As the swell moved, so did we. Our next stop was Buggeru, the home of many Italian surf competitions. Located on the southwest coast, Buggeru is made up of a long white-sand beach, scattered olive-tree orchards, and a postcard-like fishing village tucked into the north corner of the beach. It was the perfect contrast to Cagliari’s city atmosphere, however, we arrived in the interim between two swells, so our only surf there consisted of a dribbly left sandbar.

Saxon and I definitely stood out like sore thumbs in the lineup. I remember a funny little confrontation I had during session at a right, which we found out later was a semi-secret spot. There were about six guys out, and all but one of them had given me the standard surfer head nod accompanied by a quick ciao! The one holdout finally looked over at me and asked how we’d found this spot. He kept stating how hard it was to find. He was right, too–Emi even got us lost a couple times on the winding cobblestone roads–but eventually we found the break, much to the dismay of this ornery local. So, in my best Spicoli voice, I told him that we’d just been lucky and stumbled upon it.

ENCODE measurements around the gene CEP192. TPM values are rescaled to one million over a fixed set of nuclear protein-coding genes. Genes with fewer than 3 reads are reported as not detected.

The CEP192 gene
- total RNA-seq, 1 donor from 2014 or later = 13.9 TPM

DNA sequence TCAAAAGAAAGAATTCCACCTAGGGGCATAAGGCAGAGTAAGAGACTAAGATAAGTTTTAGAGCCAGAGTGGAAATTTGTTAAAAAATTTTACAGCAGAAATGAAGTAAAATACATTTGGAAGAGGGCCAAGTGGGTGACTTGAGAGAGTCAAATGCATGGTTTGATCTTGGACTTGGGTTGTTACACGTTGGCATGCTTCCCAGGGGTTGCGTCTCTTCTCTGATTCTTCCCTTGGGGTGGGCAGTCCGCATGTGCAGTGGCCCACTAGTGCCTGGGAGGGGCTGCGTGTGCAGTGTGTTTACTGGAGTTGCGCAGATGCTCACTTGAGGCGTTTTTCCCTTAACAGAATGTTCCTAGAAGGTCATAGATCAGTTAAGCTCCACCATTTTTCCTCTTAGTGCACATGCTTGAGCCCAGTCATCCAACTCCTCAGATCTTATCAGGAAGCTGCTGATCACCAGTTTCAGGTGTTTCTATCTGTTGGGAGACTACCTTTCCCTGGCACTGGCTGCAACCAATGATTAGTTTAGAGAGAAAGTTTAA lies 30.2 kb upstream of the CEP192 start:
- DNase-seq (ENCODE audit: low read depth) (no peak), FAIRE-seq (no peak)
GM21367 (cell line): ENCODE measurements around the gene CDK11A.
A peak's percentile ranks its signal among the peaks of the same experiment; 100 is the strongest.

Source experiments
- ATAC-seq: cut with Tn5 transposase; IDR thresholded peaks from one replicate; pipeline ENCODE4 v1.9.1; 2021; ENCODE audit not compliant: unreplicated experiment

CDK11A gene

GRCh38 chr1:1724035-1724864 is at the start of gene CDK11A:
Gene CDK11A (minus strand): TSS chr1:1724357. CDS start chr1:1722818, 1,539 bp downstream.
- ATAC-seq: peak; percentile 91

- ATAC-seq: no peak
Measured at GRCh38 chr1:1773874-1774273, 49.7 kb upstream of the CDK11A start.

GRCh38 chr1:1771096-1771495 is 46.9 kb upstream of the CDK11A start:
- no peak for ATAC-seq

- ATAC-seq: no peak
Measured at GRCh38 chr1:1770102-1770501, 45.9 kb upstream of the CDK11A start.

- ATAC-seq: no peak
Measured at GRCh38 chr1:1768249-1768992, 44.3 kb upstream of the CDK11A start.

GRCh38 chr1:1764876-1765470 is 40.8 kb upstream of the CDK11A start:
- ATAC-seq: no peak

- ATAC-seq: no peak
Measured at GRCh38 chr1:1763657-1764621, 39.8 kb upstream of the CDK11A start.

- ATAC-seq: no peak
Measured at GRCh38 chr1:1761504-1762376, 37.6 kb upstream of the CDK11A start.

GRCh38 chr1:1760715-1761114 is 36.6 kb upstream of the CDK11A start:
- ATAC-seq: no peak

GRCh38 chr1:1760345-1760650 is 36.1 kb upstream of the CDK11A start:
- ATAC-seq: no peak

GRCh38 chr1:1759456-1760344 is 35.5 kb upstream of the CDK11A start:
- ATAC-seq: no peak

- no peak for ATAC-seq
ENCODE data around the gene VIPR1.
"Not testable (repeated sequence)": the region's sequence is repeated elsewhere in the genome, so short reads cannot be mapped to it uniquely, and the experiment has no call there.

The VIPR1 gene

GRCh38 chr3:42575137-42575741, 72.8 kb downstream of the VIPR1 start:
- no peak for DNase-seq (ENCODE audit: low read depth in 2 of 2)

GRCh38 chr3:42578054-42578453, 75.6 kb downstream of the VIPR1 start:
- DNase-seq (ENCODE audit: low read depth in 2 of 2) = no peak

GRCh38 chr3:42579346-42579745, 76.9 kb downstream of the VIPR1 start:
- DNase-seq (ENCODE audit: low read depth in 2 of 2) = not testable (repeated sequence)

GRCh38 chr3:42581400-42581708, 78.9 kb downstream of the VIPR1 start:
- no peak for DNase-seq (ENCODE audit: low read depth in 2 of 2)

With a suspicious look on his face, he responded with a very doubtful, “Really?” I don’t think he saw Dustin on the beach or had a clue that Emi brought us there. The last thing I wanted to do was make it hard for Emi to come back to that spot. At dinner that evening, Emi thanked me and said his fingers were crossed underwater that I wouldn’t turn around, point at him, and say, “Yeah, that guy over there with the dreads … he brought us here!”